„ sketched . . . M, 16 
Apa Jeremias, Monastery of . 29 
Apparatus for writing , . .45 
Architraves, Inscribed 8, 10, 23, 28 

Ateta, Statue of IQ 

,, Measurements of statue . 19 



Baskets 14, 16, 21 

„ Patterns on . . . .14 

„ Rope ring for carrj-ing . 14 

Basket work on jars . . . 21,44 

Batter of walls . . . • 5> 7, 28 

Bead necklace as sign for 

"Gold" 44 

Beads, Pear-shaped . . . 16, 20 

Bearer of offerings, Woman . .17 

Bearers of offerings 9, 10, 11, 12, 15, 

16, 17, 21, 22, 23, 25, 27 

Beer 39 

,, Sweet 34 

Birds as hieroglyphs . . . .41 

,, Colours of 46 

,, Names of 39 

„ Sacrifice of 9, 15, 16, 21, 22, 27 

Blue lotus 16, 21 

,, in bowls . . . .21 



Boats, Wooden models of 

Bolte fish 

Bowl of sacrificial blood . 

,, with spout . 
Boy with bowl of blood . 
Bread made of lotus . 

,, Names of . 



PAGE 

. 19 

• 42 
10, 21 



. 21 
• 30 

33. 37, 38, 39 
,, Slices of . . . 3, 25, 40 

Breath pastilles 31 

Bricks, Measurements of 5, 7, 18, 26 
Brick walls. Measurements of 7, 24 
Building, Charms on a . . .42 
Burning incense . . . .20,21 
Butter 39 



Cakes, Names of . , 33, 37, 38, 39 
Castor oil for burning . . .32 
Cavetto moulding . . . 19, 26 

Cedar oil 31, 34 

Ceremony of purification . . 20 
Charms on a building ... 42 

Cheese 39 

Christian church, Remains of . 28 
Clarifying water with natron . 37 
Clothes, Perfumes for . . .31 
Colour on statue of Sheikh el 

Beled 4 

Colour on hieroglyphs 6, 8, 12, 19, 

20, 23, 25, 26 

Colours in tombs. , 13, 19, 22, 25 

,, of animals . . . . 46 

„ „ flesh 45 

,, ,, magical signs . . . 46 
„ „ pigments .... 46 
,, „ women's dresses 4, 13, 15, 

16, 23 
Columns, Proto-Doric ... 43 
Construction of tombs 5, 7, 10, 17, 
19, 24, 25, 28 
Conventional colours ... 46 
Coptic inscription . . . 28, 29 
Copying, Sculpture squared for . 15 
Corn grinders . . . . 33i 35 



Costume of Akhethetep . 
,, ,, Kheri-heb-'^xi&'il 
,, ,, Ptahhetep . 

Courses of masonry , 

Crescent-shaped baskets . 

Crested heron 

Cross-lashing, Painted 
,, ,, Sculptured 

Crust on loaf of bread 

" Cyprus " perfume . 



PAGE 
. 13 

• 13 

• 13 
19, 24 
14, 16 

• 15 

i3> 25 

. IQ 
. 46 
. 31 



Date-flour 32 

Dates of tombs . . • .1,5,19 
Decoration of lotus blossom . . 5 
Determinative of festival . . 44 

AiVTtpdpLO^ 29 

Dog 9, 10 

Donkeys, Scenes of . . . 7) 1 5 
Door-bolt, Hole for . . . .17 
Door, Pivot -hole for . . . .17 
Doors, Measurements of 18, 24, 26 
Doorways, Painted . . . 12, 17 
„ Sculptured . 23, 27, 28 

Draught-board hieroglyph . . 45 
Dresses, Men's 3, 8, 9, 10, 13, 16, 20, 

21, 23,41 
„ Women's 4, 8, 9, 13, 15, 

23- 41 
Drill for stone vases .... 44 
Dwarf animals 13 



Ebony, Furniture of . ... 35 

Edible lotus 30 

,, papyrus 30 

Egyptian name of ambrosia . . 38 
Erased figures . . . . 14, 16 
Eye-paint 36 



Fattening of hyaenas ... 29 
Farm women. Procession of. 13, 15 
Festival, Determinative of . 43, 44 
Figures erased . . . . 14, ib 



48 



INDEX. 



PAGE PAGE 

Fish, Mythological .... 42 Hyaenas, bred in confinement . 29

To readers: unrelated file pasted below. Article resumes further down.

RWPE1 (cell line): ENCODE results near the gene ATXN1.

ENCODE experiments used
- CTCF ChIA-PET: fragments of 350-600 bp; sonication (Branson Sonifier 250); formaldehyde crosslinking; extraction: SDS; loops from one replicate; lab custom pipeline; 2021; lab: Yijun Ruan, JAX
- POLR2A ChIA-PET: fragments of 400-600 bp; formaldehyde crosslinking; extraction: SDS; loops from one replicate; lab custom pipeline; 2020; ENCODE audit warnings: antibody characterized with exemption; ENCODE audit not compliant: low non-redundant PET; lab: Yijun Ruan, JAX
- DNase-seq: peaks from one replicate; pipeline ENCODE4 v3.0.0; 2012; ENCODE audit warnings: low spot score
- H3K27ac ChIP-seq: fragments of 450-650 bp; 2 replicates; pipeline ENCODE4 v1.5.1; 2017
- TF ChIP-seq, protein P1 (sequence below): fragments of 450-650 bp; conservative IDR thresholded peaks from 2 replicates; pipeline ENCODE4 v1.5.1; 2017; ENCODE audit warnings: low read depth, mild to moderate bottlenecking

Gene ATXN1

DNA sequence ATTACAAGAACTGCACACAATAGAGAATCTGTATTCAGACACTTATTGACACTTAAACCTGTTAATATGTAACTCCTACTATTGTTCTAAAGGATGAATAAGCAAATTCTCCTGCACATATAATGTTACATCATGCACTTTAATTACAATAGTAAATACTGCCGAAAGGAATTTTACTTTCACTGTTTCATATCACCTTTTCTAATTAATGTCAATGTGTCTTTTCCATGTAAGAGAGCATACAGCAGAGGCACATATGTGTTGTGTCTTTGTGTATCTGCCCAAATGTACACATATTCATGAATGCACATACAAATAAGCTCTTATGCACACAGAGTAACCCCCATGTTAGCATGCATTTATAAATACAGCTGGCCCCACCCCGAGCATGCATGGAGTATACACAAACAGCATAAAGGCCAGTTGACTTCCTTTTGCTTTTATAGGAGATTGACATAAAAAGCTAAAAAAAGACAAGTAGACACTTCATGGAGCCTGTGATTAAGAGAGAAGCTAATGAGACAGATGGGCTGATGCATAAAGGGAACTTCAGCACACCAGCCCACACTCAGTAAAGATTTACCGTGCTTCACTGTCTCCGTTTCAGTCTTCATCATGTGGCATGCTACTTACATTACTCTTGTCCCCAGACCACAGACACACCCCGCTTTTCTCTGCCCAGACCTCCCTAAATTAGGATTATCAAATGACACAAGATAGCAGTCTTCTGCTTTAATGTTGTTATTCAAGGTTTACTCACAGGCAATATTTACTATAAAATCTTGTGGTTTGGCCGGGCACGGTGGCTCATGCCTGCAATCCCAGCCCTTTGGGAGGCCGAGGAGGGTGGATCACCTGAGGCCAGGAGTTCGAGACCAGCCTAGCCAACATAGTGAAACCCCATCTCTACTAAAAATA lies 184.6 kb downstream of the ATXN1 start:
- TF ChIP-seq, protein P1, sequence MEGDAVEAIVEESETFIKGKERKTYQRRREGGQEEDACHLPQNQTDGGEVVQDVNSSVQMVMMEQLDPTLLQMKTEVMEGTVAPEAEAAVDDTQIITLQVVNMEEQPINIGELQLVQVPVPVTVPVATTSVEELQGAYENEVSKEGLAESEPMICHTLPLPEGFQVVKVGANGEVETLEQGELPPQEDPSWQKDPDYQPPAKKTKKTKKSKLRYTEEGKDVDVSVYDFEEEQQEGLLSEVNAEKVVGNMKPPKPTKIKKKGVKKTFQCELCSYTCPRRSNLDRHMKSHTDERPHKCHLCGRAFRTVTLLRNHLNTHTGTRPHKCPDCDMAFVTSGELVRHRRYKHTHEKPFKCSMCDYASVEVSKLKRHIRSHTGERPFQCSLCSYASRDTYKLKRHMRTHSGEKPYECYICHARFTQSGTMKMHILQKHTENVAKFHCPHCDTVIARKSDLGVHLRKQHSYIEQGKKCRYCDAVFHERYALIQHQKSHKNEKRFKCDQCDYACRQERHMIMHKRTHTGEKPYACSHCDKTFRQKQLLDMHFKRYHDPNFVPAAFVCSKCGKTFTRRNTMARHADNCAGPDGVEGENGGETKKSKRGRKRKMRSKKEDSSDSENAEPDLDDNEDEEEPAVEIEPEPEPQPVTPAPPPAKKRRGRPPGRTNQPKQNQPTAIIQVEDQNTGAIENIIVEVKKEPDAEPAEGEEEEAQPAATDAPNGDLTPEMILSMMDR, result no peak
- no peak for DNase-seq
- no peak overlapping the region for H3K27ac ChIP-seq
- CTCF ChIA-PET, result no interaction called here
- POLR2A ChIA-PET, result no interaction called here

Flesh tints 45 „ domesticated ... 29 

Floor, Sloping . . . . iq, 24 „ Fattening of . . .29 

Fly flap 9, 10 

Fowling I ; 

Fragments, tomb of Ptahhetep II 1 7 

Framework of reeds, Imitation Ichneumon 42 

13, 19 Imitation granite 6, 7, 10, 17, 23^ 

Frieze of uraei 43 2^,26 

Fruit, Names of . 33) 34i 35i 36, 40 f, . framework of reeds 13,19 

Funeral rites 20,22 Incense, Burning , . .20,21 

Furniture of ebony .... 35 „ and Water, purification 

„ „ sa3-\\'ood . . 34, 35 by 20 

„ Names of . . . 34,35 Ingredients of /zc/^;/«-perfume . 31 

,, ,, metopium . . 30 

„ „ mesei-perfiiTne . 31 

,, „ " Perfume of the 

Glass, Roman 28 frontier" 31 

Goats 26 Inscribed architraves . 8, 10,23,28 

Grain, Names of . . 34, 35, 36, 40 Inscription, Coptic . . .28, 29 
Grandson of Sekhemka . . . q 
Granite statue. Fragment of . 3 
„ Imitation 6, 7, 10, 17, 23, 

25, 26 Jackal, colour of 46 

Green eye-paint, Use of . . 4,36 Jars with basket-work . . 21,44 
Grinding stones for corn . 33,35 Jeremias, Monastery of ... 20 

Joints of meat. Names of 33, 37, 38, 

39 



Lotus, pink . 
„ roots . 
,, seed-vessels 



PAGB 

16, 17, 21, 22 
21, 22, 28,' 30 
. . . 30 



Handle of amphora. Stamped 
Hansard, Miss .... i. 

Hatchet 

Jifeinu-oi[, Receipt for making . 

Jlen-plant 

Herdsmen pulling down a heifer 

Heron, Crested 

Hetep-&\.one% . . . . 19, 25, 
„ ,, measurements of 18, 

26, 

Jlt'/kes-ammal 

Hierogl3-phs, Birds as . . . 
,, Colour on 6, 8, 12, 

Rare . . 41,43, 
,, Scratched . q, 10, 

High-priest of Ptah, Necklace of 
Hill of Memphis, Monastery of . 
Hole for door-bolt 
Holes, Unexplained . 
Honey .... 
Hornless oxen 
Houses, Perfume for . 
Hyaenas .... 
,, as offerings . 



30, 31, 



28 
28 
44 
31 
45 
23 
15 
26 

24. 

28 

42 
41 
19. 
20 
46 

-> — 
-/ 

3 

29 

17 

39 
22 

31 

14 
29 



Khalifa, Reis 1,2,; 

A'/ieier-ornament . 19, 20, 22, 42 

Kheri-heb priests . 4, 13, 20, 21, 22 

,, ,, Costume of .13 

Knots 15, 44 

Kohl ^6 



Leading-rope, Methods of fasten- 
ing 14. 22, 23, 27 

Leopard skin 3,9,20 

Libation tank :; 

Libyan oil 32 

Linens, Names of .... 33 
Lists of offerings 3, 4, 16, 17, 19, 20, 

22, 25, 27 

„ „ sacred oils . . . 12, 26 

Loaf of bread. Crust of . . .46 

Long-horned oxen . . 22, 34, 35 

Lotus-blossom decoration . . ^ 

Lotus, blue 16, 21 

,, ,, in bowls . . . .21 
„ bread %o 



Magical signs. Colour of . . .46 
Mariette's plans . . 2, 6, 11, 18, 19 
Marsh plants, Hieroglyphs of . 43